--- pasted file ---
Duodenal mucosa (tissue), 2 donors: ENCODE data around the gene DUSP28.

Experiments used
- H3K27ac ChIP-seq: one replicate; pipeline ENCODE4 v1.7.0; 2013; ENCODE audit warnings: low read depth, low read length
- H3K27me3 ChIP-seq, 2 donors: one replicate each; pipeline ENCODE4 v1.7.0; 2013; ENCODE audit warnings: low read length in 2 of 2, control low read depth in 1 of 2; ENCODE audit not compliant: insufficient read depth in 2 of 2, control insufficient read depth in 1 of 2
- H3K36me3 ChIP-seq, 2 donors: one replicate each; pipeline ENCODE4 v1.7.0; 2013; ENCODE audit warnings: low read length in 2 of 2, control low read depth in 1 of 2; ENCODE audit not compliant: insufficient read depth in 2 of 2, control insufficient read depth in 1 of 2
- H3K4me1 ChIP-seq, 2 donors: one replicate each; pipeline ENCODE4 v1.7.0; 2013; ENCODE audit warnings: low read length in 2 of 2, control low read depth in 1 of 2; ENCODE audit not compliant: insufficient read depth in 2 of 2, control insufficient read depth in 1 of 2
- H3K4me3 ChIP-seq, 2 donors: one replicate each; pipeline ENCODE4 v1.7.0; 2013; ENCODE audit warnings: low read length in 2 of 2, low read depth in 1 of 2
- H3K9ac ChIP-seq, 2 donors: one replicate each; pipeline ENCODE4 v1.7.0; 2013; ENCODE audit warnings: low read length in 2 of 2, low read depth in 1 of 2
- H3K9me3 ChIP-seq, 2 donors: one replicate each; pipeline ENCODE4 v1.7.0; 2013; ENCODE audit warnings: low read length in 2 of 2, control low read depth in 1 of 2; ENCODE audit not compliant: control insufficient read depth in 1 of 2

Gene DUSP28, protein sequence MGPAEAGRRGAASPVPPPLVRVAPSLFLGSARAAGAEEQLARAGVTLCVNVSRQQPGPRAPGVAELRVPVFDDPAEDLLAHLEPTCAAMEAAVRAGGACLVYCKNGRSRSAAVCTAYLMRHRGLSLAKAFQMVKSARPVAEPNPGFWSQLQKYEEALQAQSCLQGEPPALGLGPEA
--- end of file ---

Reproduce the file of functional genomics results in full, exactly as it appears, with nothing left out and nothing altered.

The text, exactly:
Duodenal mucosa (tissue), 2 donors: ENCODE data around the gene DUSP28.

Experiments used
- H3K27ac ChIP-seq: one replicate; pipeline ENCODE4 v1.7.0; 2013; ENCODE audit warnings: low read depth, low read length
- H3K27me3 ChIP-seq, 2 donors: one replicate each; pipeline ENCODE4 v1.7.0; 2013; ENCODE audit warnings: low read length in 2 of 2, control low read depth in 1 of 2; ENCODE audit not compliant: insufficient read depth in 2 of 2, control insufficient read depth in 1 of 2
- H3K36me3 ChIP-seq, 2 donors: one replicate each; pipeline ENCODE4 v1.7.0; 2013; ENCODE audit warnings: low read length in 2 of 2, control low read depth in 1 of 2; ENCODE audit not compliant: insufficient read depth in 2 of 2, control insufficient read depth in 1 of 2
- H3K4me1 ChIP-seq, 2 donors: one replicate each; pipeline ENCODE4 v1.7.0; 2013; ENCODE audit warnings: low read length in 2 of 2, control low read depth in 1 of 2; ENCODE audit not compliant: insufficient read depth in 2 of 2, control insufficient read depth in 1 of 2
- H3K4me3 ChIP-seq, 2 donors: one replicate each; pipeline ENCODE4 v1.7.0; 2013; ENCODE audit warnings: low read length in 2 of 2, low read depth in 1 of 2
- H3K9ac ChIP-seq, 2 donors: one replicate each; pipeline ENCODE4 v1.7.0; 2013; ENCODE audit warnings: low read length in 2 of 2, low read depth in 1 of 2
- H3K9me3 ChIP-seq, 2 donors: one replicate each; pipeline ENCODE4 v1.7.0; 2013; ENCODE audit warnings: low read length in 2 of 2, control low read depth in 1 of 2; ENCODE audit not compliant: control insufficient read depth in 1 of 2

Gene DUSP28, protein sequence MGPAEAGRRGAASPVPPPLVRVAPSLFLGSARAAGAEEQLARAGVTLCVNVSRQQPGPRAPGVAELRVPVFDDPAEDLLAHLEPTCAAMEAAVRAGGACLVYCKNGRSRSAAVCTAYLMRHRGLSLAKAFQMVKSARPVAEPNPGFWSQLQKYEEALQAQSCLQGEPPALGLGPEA